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Who, Why and How they Give - US Study

Monday, 30th August 2010 at 12:22 pm
Staff Reporter
New US research is set to change the way Not for Profits approach fundraising budgets.

Monday, 30th August 2010
at 12:22 pm
Staff Reporter



Who, Why and How they Give - US Study
Monday, 30th August 2010 at 12:22 pm

A new US research study may change the way many Not for Profits approach their fundraising budgets.

The report, Heart of the Donor, Insights into Donor Motivation and Behavior for the 21st Century, uncovers insights on donor behaviour and preferences as well as insight into age, demographic and other factors.

The research was commissioned and created by US Not for Profit specialist marketing company, Russ Reid. The survey took place in June 2010.

Not unexpectedly, the study found that today’s most valuable donors – boomers and older donors – primarily give through the mail. But those in the 25-54 age range tended to give both online and through the mail.

Lisa McIntyre, Russ Reid Senior Vice President, Strategy Development says one thing they found interesting from the research is this nexus in the 25-54 year old group.

She says the donors who will be most important to NFPs in the coming decade seem equally happy with both mail and online.

But according to the study, older donors are more generous.

McIntyre says if the goal of a Not for profit is to effectively target today’s best donors, then they should focus significant and smart attention on the donors giving the most money – seniors and boomers. For example, the number of donors in the 18-24 group and 70-plus are comparable, but the 70-plus donor gives three times as much.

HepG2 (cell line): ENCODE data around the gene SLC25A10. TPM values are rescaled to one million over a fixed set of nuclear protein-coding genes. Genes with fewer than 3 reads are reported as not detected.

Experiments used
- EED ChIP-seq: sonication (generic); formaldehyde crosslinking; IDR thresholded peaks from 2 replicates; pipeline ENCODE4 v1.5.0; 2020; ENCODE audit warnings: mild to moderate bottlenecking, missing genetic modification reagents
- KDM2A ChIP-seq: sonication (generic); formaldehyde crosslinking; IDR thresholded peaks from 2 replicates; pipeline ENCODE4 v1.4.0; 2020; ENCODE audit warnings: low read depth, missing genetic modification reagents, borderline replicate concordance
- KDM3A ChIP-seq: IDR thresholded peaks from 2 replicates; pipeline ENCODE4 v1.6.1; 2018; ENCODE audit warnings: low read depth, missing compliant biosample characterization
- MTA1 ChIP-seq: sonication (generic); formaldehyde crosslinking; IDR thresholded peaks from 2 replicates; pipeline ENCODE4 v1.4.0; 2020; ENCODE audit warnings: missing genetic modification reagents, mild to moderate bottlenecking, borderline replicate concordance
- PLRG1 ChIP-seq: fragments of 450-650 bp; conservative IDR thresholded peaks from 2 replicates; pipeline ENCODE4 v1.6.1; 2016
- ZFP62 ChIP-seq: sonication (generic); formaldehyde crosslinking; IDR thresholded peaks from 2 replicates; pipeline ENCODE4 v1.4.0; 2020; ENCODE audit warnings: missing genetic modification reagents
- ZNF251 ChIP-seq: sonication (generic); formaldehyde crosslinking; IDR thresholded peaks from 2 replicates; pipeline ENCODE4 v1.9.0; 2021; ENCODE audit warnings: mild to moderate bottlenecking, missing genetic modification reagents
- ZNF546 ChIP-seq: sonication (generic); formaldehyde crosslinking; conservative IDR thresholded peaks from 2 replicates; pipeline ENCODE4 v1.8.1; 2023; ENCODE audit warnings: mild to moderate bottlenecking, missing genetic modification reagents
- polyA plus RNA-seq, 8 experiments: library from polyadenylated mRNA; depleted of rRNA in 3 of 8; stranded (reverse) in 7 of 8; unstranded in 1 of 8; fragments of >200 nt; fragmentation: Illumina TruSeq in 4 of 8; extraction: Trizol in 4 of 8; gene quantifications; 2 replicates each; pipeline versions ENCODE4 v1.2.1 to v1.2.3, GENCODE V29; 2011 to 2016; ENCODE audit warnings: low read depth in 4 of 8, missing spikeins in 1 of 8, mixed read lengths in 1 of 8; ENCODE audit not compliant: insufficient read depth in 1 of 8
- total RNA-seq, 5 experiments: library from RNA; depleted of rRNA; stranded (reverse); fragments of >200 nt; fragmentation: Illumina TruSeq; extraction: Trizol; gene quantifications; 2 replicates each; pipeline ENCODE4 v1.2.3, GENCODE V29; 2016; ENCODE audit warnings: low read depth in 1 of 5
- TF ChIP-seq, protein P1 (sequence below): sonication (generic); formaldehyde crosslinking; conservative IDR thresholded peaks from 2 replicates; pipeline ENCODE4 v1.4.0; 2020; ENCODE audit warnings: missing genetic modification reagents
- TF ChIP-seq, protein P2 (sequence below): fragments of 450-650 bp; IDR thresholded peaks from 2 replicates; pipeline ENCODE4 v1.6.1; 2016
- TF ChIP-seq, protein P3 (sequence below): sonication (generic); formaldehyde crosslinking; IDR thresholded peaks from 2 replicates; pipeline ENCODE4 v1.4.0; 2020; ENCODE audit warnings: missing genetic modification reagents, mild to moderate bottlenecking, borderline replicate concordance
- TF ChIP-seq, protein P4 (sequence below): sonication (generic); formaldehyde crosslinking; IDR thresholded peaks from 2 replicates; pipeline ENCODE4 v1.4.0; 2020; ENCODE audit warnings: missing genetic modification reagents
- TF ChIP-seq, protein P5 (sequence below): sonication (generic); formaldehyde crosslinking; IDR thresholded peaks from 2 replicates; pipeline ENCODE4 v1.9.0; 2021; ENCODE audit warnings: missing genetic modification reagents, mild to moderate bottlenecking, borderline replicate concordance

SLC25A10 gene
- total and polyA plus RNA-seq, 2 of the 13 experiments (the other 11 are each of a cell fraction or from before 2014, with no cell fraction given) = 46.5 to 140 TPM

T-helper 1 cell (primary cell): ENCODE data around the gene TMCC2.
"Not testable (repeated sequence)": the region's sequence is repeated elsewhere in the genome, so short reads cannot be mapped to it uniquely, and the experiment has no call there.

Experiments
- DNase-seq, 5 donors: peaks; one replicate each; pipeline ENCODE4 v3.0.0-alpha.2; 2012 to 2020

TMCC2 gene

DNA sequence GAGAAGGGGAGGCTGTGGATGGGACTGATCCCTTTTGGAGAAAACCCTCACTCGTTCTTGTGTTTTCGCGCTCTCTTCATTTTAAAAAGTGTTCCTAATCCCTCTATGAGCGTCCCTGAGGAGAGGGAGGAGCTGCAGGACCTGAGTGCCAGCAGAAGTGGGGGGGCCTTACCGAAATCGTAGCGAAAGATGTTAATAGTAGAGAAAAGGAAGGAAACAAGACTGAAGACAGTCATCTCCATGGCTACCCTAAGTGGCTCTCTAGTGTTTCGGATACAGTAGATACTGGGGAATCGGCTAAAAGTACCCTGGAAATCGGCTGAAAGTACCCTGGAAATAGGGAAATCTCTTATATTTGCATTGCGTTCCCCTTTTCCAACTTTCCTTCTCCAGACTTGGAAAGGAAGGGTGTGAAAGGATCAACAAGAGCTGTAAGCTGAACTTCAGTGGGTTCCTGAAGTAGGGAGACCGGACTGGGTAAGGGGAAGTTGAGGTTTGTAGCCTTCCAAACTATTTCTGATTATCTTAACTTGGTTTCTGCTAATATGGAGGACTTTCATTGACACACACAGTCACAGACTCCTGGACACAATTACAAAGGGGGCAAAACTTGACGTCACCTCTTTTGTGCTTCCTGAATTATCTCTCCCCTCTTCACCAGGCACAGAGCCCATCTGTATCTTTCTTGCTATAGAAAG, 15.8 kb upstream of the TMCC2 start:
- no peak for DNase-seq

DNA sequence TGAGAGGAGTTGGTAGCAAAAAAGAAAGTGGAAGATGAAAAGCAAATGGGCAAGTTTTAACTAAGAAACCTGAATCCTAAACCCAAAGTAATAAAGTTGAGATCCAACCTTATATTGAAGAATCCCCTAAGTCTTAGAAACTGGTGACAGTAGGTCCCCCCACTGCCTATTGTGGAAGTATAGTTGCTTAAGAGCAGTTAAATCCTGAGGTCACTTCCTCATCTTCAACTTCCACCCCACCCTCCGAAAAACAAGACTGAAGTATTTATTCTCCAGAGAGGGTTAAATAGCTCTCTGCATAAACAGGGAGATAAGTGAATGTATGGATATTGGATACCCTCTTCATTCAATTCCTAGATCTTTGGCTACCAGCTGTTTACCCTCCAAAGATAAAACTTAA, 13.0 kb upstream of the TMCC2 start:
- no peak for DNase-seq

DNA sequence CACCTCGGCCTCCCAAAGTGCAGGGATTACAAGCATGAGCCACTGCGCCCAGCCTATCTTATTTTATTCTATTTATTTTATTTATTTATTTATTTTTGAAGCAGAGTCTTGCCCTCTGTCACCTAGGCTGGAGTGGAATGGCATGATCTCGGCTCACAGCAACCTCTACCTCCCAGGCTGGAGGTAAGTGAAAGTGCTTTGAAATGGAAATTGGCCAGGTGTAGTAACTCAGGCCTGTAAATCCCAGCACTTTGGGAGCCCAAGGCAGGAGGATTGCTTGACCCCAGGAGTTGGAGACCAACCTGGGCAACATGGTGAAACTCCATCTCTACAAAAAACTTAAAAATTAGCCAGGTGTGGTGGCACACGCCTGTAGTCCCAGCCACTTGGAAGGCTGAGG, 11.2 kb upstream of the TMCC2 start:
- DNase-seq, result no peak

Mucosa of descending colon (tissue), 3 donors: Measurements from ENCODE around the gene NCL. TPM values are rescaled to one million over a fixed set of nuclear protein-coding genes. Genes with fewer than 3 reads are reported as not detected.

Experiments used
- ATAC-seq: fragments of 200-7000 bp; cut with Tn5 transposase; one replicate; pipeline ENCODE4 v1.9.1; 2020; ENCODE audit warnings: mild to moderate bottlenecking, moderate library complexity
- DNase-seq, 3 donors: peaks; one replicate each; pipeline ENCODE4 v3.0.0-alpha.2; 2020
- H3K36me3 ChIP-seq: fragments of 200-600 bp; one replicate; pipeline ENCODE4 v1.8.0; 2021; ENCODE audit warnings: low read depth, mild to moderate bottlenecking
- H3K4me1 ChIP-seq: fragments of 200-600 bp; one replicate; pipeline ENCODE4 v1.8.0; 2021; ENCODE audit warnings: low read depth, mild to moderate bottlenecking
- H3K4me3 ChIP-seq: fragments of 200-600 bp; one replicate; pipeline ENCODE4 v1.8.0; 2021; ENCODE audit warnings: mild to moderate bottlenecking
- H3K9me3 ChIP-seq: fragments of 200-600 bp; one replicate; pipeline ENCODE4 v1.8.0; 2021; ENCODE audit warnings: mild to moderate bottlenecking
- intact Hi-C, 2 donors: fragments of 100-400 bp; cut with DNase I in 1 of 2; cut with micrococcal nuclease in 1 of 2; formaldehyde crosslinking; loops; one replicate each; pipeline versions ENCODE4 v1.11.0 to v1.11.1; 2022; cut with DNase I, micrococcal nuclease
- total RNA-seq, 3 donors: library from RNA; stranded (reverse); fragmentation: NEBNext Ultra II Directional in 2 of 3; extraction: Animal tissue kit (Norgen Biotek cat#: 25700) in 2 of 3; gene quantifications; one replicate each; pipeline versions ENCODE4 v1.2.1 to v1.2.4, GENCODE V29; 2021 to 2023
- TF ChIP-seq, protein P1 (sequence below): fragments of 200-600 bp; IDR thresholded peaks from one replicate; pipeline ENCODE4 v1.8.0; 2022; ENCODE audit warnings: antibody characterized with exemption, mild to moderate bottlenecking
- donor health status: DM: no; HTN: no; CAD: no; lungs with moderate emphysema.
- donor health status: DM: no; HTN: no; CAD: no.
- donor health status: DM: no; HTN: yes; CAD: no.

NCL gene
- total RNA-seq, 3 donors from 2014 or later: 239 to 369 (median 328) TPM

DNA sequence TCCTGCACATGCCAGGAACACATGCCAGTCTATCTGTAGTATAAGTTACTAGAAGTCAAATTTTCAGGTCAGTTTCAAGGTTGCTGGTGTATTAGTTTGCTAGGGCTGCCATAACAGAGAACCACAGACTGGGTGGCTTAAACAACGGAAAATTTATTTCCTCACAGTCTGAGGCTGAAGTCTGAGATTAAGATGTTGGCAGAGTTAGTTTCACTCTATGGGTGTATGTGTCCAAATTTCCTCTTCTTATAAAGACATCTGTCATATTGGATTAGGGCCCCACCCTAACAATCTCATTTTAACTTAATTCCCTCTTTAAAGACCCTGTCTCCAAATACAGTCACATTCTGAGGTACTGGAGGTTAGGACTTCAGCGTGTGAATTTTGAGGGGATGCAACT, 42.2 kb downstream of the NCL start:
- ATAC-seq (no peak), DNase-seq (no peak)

She says this does not mean that NFPs should turn a blind eye to the younger segments because their value will likely increase as they age. But fundraising expenditures must be weighted according to a strategy that maximizes those who are giving now.

The report suggests that fundraisers should focus their money on the channels that perform the best. While social media is an exciting means of reaching the younger community, the report indicated those who are active there don’t use it for donations.

Another striking result of the survey shows that people want to give to charities that spend money on good management. Given a choice, the respondents preferred organisations that hire top-quality managers, even with higher salaries, over hiring less experienced managers and spending fewer dollars on salaries.

An even greater percentage would rather support an organisation that spends more on fundraising and brings in more money to help the cause than would support an organisation that spends little on fundraising but raises less money.

McIntyre says only 28 percent would opt for efficiency over effectiveness.

She says the research questions on costs reveal that what donors want more than anything else is value for their money.

The report also focused on the impact of the disaster in Haiti on NFP fundraising. 38 percent of Americans gave to help Haiti. 52 percent of active donors – those who regularly give to NFPs – donated. Very surprisingly, nearly 30 percent of Haiti donors say they did not support any NFPs in the last year, including 16 percent of fairly determined non donors. Most likely to give to Haiti were African Americans (51percent), Latinos (53 percent), Asians (59 percent) as were people not born in the US (59 percent).

Four out of ten donors said that if they had not given to the Haiti disaster, the money would have gone elsewhere. Still, 58 percent of donors believe that what they gave to Haiti was unique – it was over and above what they normally give. Haiti was a first-time giving impetus for 3 percent of all Americans, 6.7 million people.

Haiti donations saw massive channel donation differences, with text-to-give having a big impact. While 32 percent of donors said they gave to NFPs working in Haiti through places of worship, another 22 percent gave online, and 19 percent through texting. Questioned if the limits on text donations resulted in lower donations, 90 percent of text donors claim they would have donated through another channel had texting not been provided.

More than two-thousand respondents participated in the study. It was conducted both by phone and through a pre-recruited online research panel. The study was also conducted in English and Spanish.

To see the full report go to Go to

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